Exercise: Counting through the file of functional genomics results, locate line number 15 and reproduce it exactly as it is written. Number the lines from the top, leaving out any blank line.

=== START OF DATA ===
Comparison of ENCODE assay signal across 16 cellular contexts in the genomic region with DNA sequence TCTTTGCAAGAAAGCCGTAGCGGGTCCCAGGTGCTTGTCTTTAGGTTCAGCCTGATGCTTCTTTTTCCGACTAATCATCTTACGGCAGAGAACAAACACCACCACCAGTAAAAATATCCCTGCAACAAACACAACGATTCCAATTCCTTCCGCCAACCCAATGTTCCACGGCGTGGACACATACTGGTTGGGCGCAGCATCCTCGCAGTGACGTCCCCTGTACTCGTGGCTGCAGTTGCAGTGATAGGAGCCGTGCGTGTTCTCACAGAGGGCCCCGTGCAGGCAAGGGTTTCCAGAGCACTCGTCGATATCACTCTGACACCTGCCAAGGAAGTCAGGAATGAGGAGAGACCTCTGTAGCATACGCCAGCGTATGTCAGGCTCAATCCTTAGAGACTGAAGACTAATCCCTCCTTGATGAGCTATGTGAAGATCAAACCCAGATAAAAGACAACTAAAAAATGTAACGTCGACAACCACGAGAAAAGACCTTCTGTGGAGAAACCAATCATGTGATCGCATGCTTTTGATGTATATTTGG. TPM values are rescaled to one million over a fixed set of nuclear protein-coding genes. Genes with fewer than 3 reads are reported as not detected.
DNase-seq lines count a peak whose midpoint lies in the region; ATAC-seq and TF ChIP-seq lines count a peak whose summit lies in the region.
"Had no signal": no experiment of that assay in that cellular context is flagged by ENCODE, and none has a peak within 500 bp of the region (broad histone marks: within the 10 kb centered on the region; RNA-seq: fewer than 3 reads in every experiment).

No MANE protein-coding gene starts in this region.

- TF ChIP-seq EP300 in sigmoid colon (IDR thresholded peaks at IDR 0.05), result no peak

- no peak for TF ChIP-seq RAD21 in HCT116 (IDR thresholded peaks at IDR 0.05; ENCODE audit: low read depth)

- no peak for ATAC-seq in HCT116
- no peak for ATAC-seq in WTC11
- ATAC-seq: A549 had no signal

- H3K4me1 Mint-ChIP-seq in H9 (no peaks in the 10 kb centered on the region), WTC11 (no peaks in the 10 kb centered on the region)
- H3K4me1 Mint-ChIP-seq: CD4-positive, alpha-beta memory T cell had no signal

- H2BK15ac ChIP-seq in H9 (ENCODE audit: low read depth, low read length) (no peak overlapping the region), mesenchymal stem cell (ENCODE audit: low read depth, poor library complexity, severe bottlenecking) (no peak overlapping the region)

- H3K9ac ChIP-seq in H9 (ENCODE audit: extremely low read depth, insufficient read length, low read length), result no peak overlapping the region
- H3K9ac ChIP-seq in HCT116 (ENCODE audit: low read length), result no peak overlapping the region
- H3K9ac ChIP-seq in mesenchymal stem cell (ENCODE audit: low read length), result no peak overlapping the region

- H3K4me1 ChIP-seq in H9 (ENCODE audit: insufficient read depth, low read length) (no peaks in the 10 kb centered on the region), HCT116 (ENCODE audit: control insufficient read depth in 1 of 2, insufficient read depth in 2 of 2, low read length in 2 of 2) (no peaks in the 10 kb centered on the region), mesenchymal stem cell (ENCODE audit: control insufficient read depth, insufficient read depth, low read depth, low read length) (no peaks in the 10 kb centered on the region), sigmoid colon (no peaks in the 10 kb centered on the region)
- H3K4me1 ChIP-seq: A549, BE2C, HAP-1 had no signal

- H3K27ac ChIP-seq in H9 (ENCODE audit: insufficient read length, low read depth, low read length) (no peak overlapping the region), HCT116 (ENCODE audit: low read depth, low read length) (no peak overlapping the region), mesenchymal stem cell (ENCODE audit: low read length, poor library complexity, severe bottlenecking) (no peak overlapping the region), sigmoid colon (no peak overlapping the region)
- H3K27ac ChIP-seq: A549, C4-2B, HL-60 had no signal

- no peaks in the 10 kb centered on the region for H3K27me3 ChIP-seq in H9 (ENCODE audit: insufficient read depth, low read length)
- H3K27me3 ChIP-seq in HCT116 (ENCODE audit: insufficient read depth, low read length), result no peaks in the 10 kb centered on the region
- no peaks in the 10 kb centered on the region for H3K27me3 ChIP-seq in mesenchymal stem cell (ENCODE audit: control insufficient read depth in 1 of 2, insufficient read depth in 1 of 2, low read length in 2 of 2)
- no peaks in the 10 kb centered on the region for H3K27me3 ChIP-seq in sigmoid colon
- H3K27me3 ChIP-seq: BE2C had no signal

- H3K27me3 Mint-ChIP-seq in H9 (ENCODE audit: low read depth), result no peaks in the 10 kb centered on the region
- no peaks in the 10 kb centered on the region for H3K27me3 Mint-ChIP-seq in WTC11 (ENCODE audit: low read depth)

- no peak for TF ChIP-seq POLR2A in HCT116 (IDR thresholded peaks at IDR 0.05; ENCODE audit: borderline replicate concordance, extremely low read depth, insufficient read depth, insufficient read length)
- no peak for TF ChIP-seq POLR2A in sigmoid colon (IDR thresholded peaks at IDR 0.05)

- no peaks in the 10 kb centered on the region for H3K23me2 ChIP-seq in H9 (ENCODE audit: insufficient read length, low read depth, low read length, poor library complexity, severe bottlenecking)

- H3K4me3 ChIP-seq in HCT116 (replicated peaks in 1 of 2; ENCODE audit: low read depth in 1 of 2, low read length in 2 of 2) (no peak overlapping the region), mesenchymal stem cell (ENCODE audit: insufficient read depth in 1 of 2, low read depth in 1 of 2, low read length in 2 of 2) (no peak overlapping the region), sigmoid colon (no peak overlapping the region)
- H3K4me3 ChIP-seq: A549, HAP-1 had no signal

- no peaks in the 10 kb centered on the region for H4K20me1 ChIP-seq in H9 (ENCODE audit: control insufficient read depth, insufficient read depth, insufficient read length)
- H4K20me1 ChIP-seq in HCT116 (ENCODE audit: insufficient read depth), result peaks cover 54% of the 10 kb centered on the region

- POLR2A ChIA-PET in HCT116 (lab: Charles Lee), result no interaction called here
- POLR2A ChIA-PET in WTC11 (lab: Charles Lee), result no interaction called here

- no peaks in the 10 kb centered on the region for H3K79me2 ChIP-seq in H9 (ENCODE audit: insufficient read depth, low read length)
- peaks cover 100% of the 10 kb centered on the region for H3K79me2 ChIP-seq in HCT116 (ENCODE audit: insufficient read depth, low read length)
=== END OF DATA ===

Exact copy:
- H3K9ac ChIP-seq in mesenchymal stem cell (ENCODE audit: low read length), result no peak overlapping the region